Us: “No we didn’t. We changed them both online to 53H and J.”
BA Rep: “Let me see if 53H is available.” It had better be Buster.
Jimmy and I stared at each other no longer with anger, surprise or even exasperation but with resignation. Five long minutes passed. One of us was facing a nine-hour flight jammed up against the window, trapped in our seat by two strangers.
BA Rep: “You’re Lynn?”
BA Rep: Puzzled.
BA Rep: “Oh I see. There’s someone else on board with the same last name sitting in 42K. You’re sitting together in 53H and J.
Me: Standing on tiptoe to peer over the high counter and whispering to Jimmy, “It says that right there on our tickets.”
Jimmy: “I know that. I booked them.”
Me: Standing six inches shorter than himself and back down on my heels, “I wish I had realized that sooner.”
Jimmy had been waiting patiently for the BA Rep to realize his mistake. I’d been imagining an attack of claustrophobia in my seat. Panic was the precursor to another trip.
My reward? After a long haul flight and jet lag followed by two straight days of driving through France – a melt-in-your-mouth croissant, sweet crêpes smaller than a saucer and as thin as your hankie and a perfectly brewed café au lait.
Yes, my friends, we’re in France now looking for somewhere to live, as if 48 United States hadn’t enough to offer.
“I’ll probably die before we find somewhere.”
Don’t worry. that was just a comment on our indecisiveness, not Jimmy’s longevity.
Explain to me the logic of returning to that same dealer for our next purchase. Could it have been that we’d trashed the engine on the Chevy Tahoe we bought from them using it to tow a heavy travel trailer twice around the United States so would feel some vindication trading it back to them? Were we feeling too good about ourselves and felt the need for a little abuse? Was it bad karma that for a second time when searching for a vehicle that only this dealer in the whole of the State of Washington had the exact make and model that suited Jimmy? Were the Gods sending us back there to punish us for some heinous crime we were unaware of. Perhaps we were too trusting in human nature. Or were we just stupid?
Disregarding the wrecked engine and gearbox which wouldn’t make itself apparent if it was trialled on the level busy roads around the dealership, Jimmy had studied the trade-in and retail value of the Tahoe and knew to within a few dollars its worth. After a satisfactory test drive in a new truck to pull our trailer, Jimmy quizzed the salesman. There was no sign of Teddy if you’re wondering. “What’s the towing capacity of the truck?”
“That’s the weight of the truck. What’s the towing capacity?”
“I don’t know.” Jimmy knew the answer. The salesman didn’t. Jimmy gave me one of his looks. Here we go again. All I knew was that I wanted the truck because it had a cool reversing camera.
After an appraising glance over our Tahoe, Jimmy was invited into the showroom to talk money. I can’t tell you anything about the salesman as I was trying to close down my radar to anyone involved in car sales after previous experiences.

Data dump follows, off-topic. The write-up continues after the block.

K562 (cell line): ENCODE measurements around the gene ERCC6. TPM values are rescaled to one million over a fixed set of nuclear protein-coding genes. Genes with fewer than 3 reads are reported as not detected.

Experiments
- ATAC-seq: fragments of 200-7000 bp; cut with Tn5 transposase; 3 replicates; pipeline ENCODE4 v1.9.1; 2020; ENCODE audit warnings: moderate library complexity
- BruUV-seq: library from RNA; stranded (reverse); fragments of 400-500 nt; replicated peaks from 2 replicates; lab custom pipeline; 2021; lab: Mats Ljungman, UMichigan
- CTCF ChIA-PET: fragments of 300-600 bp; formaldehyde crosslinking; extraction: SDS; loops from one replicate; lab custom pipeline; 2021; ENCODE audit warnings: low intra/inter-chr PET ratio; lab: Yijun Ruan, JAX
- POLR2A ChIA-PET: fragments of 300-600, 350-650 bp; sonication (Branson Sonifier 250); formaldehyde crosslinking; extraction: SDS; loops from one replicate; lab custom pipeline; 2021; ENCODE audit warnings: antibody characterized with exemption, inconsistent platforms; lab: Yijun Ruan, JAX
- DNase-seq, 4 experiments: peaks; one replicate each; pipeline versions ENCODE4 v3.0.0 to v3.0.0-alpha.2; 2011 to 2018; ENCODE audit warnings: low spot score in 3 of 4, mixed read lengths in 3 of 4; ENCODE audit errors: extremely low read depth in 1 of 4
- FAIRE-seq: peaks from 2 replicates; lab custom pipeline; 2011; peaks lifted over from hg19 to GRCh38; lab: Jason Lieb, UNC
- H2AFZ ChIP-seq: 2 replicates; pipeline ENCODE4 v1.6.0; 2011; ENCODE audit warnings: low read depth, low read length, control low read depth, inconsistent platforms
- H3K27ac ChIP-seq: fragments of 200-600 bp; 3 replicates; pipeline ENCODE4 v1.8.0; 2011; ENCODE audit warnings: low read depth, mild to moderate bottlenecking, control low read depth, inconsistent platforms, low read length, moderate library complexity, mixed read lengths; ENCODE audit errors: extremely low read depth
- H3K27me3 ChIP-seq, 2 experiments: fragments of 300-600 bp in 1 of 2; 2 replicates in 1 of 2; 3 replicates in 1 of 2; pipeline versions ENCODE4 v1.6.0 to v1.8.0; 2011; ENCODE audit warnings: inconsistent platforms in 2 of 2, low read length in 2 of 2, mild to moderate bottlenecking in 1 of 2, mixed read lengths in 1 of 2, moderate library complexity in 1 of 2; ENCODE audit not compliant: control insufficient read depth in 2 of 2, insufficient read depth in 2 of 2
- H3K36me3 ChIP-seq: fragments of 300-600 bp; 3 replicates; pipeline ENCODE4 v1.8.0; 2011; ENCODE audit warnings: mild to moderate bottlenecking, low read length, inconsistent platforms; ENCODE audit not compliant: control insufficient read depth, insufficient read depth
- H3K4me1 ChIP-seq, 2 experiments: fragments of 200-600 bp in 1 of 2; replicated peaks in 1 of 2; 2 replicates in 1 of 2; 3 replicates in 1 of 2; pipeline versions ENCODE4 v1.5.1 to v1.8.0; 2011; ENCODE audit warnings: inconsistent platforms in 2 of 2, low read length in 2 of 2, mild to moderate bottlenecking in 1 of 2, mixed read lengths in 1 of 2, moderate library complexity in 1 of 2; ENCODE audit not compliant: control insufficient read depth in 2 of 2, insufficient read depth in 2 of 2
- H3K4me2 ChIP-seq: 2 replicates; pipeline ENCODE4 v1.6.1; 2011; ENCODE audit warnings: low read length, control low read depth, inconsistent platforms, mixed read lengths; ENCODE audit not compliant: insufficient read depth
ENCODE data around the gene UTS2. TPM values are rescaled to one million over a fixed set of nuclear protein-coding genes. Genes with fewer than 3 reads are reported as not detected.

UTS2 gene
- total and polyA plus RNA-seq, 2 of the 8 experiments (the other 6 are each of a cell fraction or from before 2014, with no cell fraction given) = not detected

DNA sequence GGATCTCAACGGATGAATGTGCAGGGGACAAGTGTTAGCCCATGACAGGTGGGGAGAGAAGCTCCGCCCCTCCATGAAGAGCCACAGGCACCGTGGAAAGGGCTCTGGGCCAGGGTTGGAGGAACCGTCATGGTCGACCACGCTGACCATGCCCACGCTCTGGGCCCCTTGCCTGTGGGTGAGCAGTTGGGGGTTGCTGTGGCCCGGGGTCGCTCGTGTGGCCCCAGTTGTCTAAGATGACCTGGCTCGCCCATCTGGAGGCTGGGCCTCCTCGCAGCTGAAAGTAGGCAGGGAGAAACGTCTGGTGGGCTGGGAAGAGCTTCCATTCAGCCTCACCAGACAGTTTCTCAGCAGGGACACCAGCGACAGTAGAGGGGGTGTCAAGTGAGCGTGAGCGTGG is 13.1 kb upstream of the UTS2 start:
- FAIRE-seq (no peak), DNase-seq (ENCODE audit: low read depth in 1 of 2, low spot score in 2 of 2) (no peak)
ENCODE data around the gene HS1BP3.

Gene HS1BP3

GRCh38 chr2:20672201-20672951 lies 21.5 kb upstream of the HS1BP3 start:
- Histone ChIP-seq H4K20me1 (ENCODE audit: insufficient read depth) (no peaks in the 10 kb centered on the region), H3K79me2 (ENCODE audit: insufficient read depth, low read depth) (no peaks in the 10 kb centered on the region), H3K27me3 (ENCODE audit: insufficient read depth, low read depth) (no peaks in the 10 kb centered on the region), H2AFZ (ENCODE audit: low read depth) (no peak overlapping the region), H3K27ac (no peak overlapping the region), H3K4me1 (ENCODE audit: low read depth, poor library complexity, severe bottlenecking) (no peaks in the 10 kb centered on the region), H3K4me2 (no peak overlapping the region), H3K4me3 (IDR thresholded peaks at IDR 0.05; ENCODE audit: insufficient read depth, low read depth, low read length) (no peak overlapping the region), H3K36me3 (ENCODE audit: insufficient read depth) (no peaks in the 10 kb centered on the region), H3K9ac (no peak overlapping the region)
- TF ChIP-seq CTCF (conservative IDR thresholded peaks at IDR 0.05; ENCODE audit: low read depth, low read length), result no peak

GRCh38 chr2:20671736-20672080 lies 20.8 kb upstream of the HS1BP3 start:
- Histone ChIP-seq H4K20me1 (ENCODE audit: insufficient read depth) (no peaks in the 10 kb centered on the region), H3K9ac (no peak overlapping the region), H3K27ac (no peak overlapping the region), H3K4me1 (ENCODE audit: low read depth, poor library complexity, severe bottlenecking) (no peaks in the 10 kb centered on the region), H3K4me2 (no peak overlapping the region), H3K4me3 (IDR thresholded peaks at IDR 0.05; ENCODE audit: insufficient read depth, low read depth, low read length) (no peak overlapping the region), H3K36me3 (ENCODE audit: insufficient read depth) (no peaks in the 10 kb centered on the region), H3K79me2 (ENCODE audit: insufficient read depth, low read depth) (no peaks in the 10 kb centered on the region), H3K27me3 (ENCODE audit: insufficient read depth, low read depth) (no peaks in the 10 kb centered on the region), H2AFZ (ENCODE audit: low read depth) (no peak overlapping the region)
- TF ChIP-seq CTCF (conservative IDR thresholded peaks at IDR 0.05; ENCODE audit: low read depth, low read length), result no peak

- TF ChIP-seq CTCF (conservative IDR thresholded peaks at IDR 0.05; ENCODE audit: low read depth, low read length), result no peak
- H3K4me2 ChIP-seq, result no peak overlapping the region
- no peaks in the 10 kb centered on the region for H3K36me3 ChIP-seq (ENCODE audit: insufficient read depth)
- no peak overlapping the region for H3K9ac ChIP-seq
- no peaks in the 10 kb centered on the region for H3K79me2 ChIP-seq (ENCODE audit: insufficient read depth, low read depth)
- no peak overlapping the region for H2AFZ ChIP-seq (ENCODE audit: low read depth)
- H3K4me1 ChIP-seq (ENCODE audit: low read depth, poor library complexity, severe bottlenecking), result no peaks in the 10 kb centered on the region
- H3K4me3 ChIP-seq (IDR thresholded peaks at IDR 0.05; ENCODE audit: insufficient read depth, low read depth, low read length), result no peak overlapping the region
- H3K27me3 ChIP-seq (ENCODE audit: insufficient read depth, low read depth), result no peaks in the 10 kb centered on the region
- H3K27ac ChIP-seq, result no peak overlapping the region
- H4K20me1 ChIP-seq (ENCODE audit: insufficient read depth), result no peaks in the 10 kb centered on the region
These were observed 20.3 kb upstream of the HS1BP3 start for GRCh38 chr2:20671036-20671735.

I was languishing in our Tahoe when Jimmy, hotly pursued by the salesman, came steaming out of the sales office and yanked open my door. “They’ve offered me $8,000 trade-in!”
“You’re kidding!” I said.
“No. Wait a minute! Wait a minute!” trilled a harassed voice.
“That’s an insult!” Jimmy said.
“Come back in the showroom!” said the voice on the edge of panic.
“C’mon. Let’s go.” I said.
“Don’t go!” pleaded the voice.
“I don’t know why I came here in the first place,” said Jimmy.
“Wait, Jimmy. Don’t go!” The salesman, on the verge of a breakdown, obviously needed a few more lessons in the art of negotiation.
The lure of the perfect vehicle was not going to overcome common sense this time. Or was it? The sales manager, not the
lumberjack from the Tahoe purchase but a younger, more thrusting and aggressive man we’d been introduced to briefly before the test drive came running out of the showroom anxious to salvage the sale. His only similarity to the previous sales manager was his dress sense. His rumpled apparel wasn’t fit for a charity shop. So desperate and unprofessional was he that he actually grabbed Jimmy by the arm to stop him getting away! He wasn’t offering any more money, just using a rather surprising bullying sales technique. Jimmy struggled to extricate himself, got in the car, closed the door and started the engine. Why did we go back there? Why? Why? Why?
Driving away, my pulse and blood pressure began to slide down. The throbbing in my head had started to ease when Jimmy’s phone rang. He checked the number and didn’t answer. “It’s them,” he hissed as I continued with my stress-reducing deep breathing exercises. Five minutes later his phone rang again. Same number. I was chanting mantras now, peeeeace and serenity, calm, calm, caaaalm . . . . .
I’m sure anxiety over car purchases is now firmly fixed in my cell DNA. I may need therapy.
There is, however, a happy ending. A few days later, at a Chevrolet dealer just a few miles away from where we were staying in our RV we encountered a polite, laid-back salesman who offered Jimmy $13,000 trade-in for the Tahoe. Better still, he did a deal with the previous unmentionable dealership and got the truck we wanted, at the price we wanted. The icing on the cake was that the unmentionable dealership diddled themselves out of $1500 on the paperwork transaction which came off the final price!!!
We love our Chevy. Car salesmen? Not so much. Not all of them.